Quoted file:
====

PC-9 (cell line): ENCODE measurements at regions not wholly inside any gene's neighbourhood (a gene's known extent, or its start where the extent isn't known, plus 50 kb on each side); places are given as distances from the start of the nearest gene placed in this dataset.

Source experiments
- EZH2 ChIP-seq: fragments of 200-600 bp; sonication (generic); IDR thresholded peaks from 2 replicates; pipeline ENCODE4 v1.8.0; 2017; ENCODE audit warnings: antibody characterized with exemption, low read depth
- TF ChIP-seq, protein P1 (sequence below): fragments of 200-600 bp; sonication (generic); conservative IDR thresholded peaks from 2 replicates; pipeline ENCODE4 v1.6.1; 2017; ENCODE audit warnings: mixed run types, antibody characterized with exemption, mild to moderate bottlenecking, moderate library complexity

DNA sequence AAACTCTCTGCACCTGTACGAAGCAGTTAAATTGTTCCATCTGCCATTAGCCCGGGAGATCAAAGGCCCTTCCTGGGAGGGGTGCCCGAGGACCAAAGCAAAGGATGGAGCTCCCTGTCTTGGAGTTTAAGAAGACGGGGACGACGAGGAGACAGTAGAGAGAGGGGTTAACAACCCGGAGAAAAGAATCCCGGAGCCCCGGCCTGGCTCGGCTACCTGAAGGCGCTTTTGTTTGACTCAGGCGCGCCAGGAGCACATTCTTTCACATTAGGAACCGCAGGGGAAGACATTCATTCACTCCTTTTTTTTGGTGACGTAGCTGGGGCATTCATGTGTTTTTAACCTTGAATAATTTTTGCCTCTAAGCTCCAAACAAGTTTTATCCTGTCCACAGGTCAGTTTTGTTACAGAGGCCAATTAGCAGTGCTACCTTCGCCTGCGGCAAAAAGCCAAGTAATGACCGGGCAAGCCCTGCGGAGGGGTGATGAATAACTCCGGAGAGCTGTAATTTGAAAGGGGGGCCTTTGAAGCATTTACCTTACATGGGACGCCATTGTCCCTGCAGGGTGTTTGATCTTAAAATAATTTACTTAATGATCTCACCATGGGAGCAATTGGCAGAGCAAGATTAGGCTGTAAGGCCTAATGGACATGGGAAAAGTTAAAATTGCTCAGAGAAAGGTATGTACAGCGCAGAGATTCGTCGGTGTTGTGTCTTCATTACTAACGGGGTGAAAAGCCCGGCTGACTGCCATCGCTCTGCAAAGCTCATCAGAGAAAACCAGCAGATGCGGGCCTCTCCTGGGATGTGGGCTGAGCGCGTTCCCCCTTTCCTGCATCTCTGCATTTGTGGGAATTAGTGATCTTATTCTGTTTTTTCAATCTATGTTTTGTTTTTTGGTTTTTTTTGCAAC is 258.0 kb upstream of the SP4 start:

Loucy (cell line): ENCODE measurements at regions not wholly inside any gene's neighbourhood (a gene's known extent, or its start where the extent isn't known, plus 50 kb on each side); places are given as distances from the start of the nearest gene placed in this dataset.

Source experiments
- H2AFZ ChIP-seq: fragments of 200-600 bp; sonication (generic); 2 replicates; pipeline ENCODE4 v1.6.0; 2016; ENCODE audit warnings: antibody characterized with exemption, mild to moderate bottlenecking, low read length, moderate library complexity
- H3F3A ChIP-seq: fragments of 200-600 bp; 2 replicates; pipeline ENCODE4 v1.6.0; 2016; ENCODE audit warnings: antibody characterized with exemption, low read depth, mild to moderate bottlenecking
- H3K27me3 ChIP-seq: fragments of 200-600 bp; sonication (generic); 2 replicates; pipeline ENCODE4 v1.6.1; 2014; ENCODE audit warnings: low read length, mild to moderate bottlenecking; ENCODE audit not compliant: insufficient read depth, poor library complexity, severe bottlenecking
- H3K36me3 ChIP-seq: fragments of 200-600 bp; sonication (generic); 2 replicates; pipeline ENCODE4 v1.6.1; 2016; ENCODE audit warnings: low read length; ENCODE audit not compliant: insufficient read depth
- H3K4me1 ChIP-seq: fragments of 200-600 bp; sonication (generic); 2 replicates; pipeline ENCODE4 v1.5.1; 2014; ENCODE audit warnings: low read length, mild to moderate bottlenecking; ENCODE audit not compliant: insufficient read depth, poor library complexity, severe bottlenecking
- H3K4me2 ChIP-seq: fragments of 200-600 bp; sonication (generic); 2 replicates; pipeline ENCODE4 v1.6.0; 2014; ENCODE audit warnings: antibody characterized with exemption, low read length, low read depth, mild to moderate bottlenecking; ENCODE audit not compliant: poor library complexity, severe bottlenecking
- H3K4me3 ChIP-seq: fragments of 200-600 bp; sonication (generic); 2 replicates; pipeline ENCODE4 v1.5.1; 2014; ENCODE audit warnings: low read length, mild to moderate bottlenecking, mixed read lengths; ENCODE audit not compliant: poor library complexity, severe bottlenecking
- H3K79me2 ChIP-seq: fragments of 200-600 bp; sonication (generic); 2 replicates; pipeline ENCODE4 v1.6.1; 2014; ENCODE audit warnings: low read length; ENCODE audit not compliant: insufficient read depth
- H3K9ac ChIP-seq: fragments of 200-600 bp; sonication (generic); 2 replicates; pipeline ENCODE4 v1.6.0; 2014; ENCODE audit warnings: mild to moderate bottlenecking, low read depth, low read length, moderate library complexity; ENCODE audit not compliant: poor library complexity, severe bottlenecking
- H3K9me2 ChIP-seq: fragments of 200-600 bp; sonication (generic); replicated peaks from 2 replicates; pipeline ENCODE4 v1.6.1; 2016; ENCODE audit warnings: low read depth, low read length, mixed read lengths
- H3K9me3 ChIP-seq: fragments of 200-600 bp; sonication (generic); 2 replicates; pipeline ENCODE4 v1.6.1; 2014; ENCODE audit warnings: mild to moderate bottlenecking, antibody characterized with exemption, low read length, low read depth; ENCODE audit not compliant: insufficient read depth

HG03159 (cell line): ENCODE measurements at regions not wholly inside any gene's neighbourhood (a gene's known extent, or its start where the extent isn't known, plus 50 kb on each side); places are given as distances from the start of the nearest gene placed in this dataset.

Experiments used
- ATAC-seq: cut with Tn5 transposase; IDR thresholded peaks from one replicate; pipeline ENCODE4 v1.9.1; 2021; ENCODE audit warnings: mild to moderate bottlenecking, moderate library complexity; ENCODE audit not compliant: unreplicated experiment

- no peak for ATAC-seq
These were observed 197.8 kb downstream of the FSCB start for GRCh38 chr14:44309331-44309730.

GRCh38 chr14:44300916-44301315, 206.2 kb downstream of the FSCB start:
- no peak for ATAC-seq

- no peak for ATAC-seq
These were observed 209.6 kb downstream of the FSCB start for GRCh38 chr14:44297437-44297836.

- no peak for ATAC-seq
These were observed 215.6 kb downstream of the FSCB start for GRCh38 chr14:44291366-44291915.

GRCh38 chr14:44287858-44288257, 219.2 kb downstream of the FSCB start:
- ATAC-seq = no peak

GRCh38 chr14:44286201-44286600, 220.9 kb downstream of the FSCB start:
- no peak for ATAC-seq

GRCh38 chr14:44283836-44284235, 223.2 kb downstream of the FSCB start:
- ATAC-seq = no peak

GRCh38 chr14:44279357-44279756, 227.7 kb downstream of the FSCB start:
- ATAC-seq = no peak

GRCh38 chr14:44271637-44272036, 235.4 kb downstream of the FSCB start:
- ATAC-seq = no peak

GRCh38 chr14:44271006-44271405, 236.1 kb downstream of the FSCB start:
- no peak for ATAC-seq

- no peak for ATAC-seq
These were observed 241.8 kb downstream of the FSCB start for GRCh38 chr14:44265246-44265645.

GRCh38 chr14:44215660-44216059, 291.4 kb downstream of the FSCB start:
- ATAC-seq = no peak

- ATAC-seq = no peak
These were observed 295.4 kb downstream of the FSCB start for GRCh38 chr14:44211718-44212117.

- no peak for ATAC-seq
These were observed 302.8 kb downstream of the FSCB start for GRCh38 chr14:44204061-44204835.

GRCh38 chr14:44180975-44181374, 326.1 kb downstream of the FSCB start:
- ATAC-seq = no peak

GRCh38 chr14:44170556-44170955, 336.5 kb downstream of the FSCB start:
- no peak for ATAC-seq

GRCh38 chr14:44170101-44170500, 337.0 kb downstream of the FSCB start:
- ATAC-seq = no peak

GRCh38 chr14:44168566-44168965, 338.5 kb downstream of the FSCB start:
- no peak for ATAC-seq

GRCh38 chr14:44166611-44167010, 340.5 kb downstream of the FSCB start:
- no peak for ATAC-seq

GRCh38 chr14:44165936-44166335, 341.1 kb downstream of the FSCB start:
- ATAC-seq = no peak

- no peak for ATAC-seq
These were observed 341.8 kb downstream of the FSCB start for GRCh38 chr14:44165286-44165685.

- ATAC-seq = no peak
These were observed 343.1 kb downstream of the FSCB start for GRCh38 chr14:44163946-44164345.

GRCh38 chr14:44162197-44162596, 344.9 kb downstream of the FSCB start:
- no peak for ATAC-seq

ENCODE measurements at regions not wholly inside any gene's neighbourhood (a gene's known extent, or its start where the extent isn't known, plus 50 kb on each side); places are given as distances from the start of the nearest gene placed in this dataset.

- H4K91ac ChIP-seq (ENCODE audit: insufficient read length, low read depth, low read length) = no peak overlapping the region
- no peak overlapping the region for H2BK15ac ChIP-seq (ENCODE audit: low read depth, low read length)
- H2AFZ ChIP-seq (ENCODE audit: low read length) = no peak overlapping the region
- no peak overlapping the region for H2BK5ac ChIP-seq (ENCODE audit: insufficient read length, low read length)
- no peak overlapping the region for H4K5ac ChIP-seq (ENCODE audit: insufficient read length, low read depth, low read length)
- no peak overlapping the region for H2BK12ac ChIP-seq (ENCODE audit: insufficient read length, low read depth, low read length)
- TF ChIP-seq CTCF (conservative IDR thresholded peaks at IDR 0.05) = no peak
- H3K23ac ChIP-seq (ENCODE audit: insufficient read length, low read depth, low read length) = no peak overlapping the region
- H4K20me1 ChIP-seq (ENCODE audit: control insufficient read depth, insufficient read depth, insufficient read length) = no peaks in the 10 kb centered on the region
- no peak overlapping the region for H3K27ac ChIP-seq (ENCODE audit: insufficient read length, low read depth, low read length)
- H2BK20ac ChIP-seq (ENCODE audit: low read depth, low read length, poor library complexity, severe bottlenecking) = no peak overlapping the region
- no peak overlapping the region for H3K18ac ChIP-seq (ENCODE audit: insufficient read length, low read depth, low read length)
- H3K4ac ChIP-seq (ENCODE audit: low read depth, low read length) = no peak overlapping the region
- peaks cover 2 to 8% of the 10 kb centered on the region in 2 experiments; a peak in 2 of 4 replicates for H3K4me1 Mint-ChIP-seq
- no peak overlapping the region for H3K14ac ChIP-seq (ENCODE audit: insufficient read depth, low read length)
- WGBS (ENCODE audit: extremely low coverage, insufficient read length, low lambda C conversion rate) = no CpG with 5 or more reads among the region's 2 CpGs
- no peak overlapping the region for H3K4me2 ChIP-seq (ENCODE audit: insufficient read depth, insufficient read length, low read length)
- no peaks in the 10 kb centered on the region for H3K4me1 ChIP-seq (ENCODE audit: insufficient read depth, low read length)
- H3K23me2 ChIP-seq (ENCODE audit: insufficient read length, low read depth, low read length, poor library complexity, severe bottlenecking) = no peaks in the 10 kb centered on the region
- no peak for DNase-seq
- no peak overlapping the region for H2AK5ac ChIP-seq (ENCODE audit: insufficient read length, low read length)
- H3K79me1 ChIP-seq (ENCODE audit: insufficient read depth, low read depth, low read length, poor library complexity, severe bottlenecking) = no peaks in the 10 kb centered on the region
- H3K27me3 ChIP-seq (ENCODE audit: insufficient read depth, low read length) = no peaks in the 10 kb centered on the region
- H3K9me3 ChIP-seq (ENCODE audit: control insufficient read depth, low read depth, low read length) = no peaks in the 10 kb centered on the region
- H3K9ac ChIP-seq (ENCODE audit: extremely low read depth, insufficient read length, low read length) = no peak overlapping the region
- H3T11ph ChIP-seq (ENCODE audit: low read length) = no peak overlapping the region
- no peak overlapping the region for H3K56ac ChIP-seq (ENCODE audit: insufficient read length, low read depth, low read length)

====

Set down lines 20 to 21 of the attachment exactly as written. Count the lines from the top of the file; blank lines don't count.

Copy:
Experiments used
- ATAC-seq: cut with Tn5 transposase; IDR thresholded peaks from one replicate; pipeline ENCODE4 v1.9.1; 2021; ENCODE audit warnings: mild to moderate bottlenecking, moderate library complexity; ENCODE audit not compliant: unreplicated experiment